According to the NCI, for every 300 participants screened with low-dose helical CT, one life has been extended.

A surprise finding is that the CT screening group also had a 7% reduction in overall death rate from any cause compared to the chest X-ray group, he says.

The ''false-positive" rate -- those screenings that detected an abnormality that upon further evaluation was not lung cancer -- was about 25% in the trial, Gatsonis says. In other studies of lung cancer CT screenings, the rate of abnormalities shown in former and current smokers ranged from 20% to 60%, with most of the abnormalities not turning out to be lung cancer.

The false positives, experts say, can cause anxiety and tests such as biopsies that could turn out to be negative.

But finding the cancer early with screening can extend life.

Screening for Lung Cancer: Perspective

The reduction found with CT scans over standard X-rays is very good, says Regina Vidaver, PhD, executive director of the National Lung Cancer Partnership, a nonprofit organization devoted to research and education.

"Having a 20% decrease in mortality from screening is outstanding," she tells WebMD. She was not involved in the study but reviewed the findings for WebMD.

She points out, however, that the study included only heavy smokers and that one in four is ''a very high false-positive rate."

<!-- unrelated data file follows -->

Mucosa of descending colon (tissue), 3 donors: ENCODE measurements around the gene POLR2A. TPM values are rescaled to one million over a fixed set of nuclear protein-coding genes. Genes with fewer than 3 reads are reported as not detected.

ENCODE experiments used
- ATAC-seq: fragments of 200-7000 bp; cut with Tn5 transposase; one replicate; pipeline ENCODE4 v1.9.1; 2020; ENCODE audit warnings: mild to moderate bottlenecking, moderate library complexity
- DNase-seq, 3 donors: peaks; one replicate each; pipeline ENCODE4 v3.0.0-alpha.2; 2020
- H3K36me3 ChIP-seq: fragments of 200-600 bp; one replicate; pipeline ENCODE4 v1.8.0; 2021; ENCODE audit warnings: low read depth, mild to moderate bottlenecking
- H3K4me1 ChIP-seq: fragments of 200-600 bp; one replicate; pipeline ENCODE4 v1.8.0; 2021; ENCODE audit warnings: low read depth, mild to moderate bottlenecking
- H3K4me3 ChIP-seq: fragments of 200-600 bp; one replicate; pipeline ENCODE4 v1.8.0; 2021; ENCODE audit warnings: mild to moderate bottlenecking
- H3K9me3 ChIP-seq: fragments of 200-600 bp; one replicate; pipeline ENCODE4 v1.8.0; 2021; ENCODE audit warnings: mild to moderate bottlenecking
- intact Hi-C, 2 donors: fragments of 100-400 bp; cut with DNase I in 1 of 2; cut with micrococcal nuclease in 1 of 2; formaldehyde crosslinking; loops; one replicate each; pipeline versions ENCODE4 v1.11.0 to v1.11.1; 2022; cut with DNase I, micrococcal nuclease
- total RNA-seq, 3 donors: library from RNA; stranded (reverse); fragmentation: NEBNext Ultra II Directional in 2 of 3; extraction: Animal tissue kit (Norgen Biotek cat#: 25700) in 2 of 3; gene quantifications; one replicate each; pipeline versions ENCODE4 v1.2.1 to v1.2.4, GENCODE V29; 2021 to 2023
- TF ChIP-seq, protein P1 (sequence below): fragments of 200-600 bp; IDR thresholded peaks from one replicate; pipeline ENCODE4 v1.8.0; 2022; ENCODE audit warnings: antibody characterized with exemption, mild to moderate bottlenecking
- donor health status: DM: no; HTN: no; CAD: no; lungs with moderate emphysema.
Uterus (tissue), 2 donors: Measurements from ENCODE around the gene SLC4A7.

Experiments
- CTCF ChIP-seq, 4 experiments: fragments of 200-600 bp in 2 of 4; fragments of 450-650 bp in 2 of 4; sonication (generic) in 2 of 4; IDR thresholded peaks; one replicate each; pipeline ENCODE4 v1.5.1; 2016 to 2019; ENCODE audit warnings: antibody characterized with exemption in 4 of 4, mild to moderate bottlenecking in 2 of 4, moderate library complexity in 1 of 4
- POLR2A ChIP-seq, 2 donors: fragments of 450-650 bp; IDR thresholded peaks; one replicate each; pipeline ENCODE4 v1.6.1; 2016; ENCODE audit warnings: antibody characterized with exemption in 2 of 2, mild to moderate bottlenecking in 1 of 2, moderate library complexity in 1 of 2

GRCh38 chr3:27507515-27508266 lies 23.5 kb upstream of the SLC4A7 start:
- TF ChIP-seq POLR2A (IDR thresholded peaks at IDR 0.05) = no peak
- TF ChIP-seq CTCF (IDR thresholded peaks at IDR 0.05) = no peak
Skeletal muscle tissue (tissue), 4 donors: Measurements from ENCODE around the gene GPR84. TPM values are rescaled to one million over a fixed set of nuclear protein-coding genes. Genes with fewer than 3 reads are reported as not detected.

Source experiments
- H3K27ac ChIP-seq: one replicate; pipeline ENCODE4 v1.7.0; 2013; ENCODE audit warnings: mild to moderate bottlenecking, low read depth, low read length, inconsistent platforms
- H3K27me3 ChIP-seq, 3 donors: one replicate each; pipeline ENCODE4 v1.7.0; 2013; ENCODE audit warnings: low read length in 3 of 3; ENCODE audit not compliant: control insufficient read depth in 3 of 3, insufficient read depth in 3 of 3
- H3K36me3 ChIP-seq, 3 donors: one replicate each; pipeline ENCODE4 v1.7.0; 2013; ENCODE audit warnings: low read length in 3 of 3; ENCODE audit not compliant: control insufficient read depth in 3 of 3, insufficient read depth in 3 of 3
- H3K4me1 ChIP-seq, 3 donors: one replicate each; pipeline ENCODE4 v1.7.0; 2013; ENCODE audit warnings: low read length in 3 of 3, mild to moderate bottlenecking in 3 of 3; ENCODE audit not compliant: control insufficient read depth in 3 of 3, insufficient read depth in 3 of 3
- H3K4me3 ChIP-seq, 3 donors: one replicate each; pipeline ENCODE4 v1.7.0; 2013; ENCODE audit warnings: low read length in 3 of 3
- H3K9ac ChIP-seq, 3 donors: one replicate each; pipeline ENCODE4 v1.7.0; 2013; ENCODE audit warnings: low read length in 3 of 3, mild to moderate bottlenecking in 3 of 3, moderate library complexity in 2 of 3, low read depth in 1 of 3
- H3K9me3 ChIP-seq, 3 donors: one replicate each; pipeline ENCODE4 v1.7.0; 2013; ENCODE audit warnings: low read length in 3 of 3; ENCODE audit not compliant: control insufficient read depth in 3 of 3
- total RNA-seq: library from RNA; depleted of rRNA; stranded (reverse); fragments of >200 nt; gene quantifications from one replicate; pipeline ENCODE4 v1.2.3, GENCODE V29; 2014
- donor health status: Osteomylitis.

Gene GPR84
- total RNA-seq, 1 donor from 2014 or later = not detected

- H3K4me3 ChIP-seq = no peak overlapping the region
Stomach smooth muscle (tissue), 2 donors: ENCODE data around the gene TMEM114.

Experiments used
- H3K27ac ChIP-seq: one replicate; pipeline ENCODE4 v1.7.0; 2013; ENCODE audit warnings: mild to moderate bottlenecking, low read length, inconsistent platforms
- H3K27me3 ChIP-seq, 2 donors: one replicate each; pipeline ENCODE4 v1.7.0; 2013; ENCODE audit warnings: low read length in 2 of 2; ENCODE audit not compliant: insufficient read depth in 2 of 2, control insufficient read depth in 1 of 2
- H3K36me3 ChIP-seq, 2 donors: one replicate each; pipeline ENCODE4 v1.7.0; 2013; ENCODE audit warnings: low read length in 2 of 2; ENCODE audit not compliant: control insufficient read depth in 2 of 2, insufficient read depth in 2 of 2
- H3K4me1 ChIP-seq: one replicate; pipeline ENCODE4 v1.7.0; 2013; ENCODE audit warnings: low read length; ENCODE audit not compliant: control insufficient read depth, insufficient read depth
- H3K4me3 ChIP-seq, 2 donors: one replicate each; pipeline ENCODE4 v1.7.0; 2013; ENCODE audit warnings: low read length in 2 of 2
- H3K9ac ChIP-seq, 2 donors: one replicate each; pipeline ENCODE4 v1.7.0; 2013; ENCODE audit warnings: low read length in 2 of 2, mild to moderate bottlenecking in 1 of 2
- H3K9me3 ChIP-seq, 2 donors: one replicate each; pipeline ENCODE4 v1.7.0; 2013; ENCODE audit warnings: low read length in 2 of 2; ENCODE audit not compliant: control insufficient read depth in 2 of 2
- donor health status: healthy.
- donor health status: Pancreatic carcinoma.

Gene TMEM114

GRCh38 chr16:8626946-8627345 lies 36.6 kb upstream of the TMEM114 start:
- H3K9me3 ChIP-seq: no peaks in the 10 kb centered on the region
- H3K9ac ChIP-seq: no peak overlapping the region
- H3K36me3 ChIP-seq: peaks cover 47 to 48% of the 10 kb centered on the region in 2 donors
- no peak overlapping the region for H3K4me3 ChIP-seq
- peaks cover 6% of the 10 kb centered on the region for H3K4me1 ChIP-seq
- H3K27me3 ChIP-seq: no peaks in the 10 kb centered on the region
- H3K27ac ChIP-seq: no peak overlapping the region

Screening for Lung Cancer: Practical Matters

Reimbursement for a lung low-dose helical CT scan, used as it was in the trial as a screening test before any symptoms or signs arise, is not provided by most insurance carriers, according to the NCI.

The estimated Medicare reimbursement for a diagnostic CT of the lung when lung cancer is suspected is about $300, the NCI says.

The study results are expected to provide valuable information to help experts make recommendations for screening, Gatsonis says.

The machines to perform low-dose helical CT scans are widely available at hospitals and free-standing radiology clinics in the U.S., according to the NCI. In the test, X-rays scan the entire chest in about 15 seconds, with the scanner rotating around the person as he lies still on a table. Images from the X-ray data are fed to a computer, and two-dimensional pictures of the lungs with great detail are produced.

Berg has this advice: “I would personally recommend that a heavy smoker with no signs or symptoms of lung cancer go talk to their physician and discuss the findings released today.” A decision about cancer screening should be based on medical history and other factors, she says.

WebMD Health News



News release, National Cancer Institute. 

National Cancer Institute: "National Lung Screening Trial (NLST) Initial Results: Fast Facts," "National Lung Screening Trial: Questions and Answers."

Christine Berg, MD, National Lung Screening Trial project officer for the Lung Screening Study, National Cancer Institute, Bethesda, Md.

Constantine Gatsonis, PhD, professor of biostatistics, Brown University, Providence, R.I.; a lead statistician in the analysis for National Lung Screening Trial.

Regina Vidaver, PhD, executive director, National Lung Cancer Partnership, Madison, Wis.